Glaucoma triggers selective loss of RGCs [5-7]. The mechanism of this pathological change is yet to be elucidated. However, it has been proposed that elevated intraocular pressure in glaucoma results in obstruction of axonal transport at the optic nerve head, blocking the retrograde transport of neurotrophins to the cell soma [5,8-10]. Neurotrophic factor deprivation is thus a potential cause of RGC apoptosis in glaucoma.

This hypothesis is further supported by numerous studies indicating that these trophic factors not only improve the survival and neurite outgrowth of RGCs in culture [11-15], but also significantly reduce axotomy-induced in vivo damage of the optic nerve and RGC [16-22], as well as stimulate the growth of neurites from regenerating RGCs [18,23,24]. For example, a single intravitreal injection of BDNF prevents the death of the axotomized RGCs when administered at any time during the first five days after injury [18]. In contrast with the loss of nearly half of the axotomized RGC in the untreated retinas, virtually all RGCs were present one week after a single injection of BDNF on Day 0.

In spite of the importance of neurotrophins in the maintenance of the health of RGCs in retina and the protection of RGCs from insult-induced apoptosis, there are only a limited number of reports examining the expression profile of neurotrophins in RGCs, either in vivo or in vitro. For example, RGCs have been shown to express BDNF, NT3, NT4 and CNTF [5,25-28]. The distribution of other neurotrophins and their receptors in the retinal ganglion cells are not well documented. Therefore, the purpose of this descriptive but important study was to investigate the expression profile of neurotrophins and compare it to an established transformed rat RGC line, RGC-5, by confocal immunofluorescence microscopy using Thy-1 as an immunocytochemical specific marker to identify retinal ganglion cells.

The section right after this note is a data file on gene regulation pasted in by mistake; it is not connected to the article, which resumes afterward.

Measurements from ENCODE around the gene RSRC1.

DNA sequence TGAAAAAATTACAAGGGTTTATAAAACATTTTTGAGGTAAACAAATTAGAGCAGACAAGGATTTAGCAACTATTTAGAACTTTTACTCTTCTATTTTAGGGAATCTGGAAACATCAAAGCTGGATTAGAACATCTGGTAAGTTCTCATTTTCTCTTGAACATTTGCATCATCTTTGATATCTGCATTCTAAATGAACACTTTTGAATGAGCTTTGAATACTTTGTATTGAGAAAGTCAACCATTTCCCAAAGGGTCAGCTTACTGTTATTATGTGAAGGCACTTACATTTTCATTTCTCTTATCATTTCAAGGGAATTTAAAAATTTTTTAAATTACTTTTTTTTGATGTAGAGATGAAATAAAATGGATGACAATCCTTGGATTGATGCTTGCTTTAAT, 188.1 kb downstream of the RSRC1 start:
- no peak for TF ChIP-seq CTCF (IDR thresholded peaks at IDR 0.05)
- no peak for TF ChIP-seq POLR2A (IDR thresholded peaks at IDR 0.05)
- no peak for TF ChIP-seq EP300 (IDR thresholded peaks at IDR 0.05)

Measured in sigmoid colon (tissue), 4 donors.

Culture of RGC-5 cells

RGC-5 cells were maintained on 12-mm glass coverslips in Dulbecco's modified Eagle's medium (DMEM) containing 10% fetal calf serum and 100 units/ml of penicillin and 100 μg/ml of streptomycin (Sigma, St Louis, MO) in a humidified atmosphere of 95% air and 5% CO2 at 37 °C [14]. The cells had a doubling time of about 20 h and were passaged by trypsinization every three to four days. RGC5 cells of passages 10-20 were used in these studies.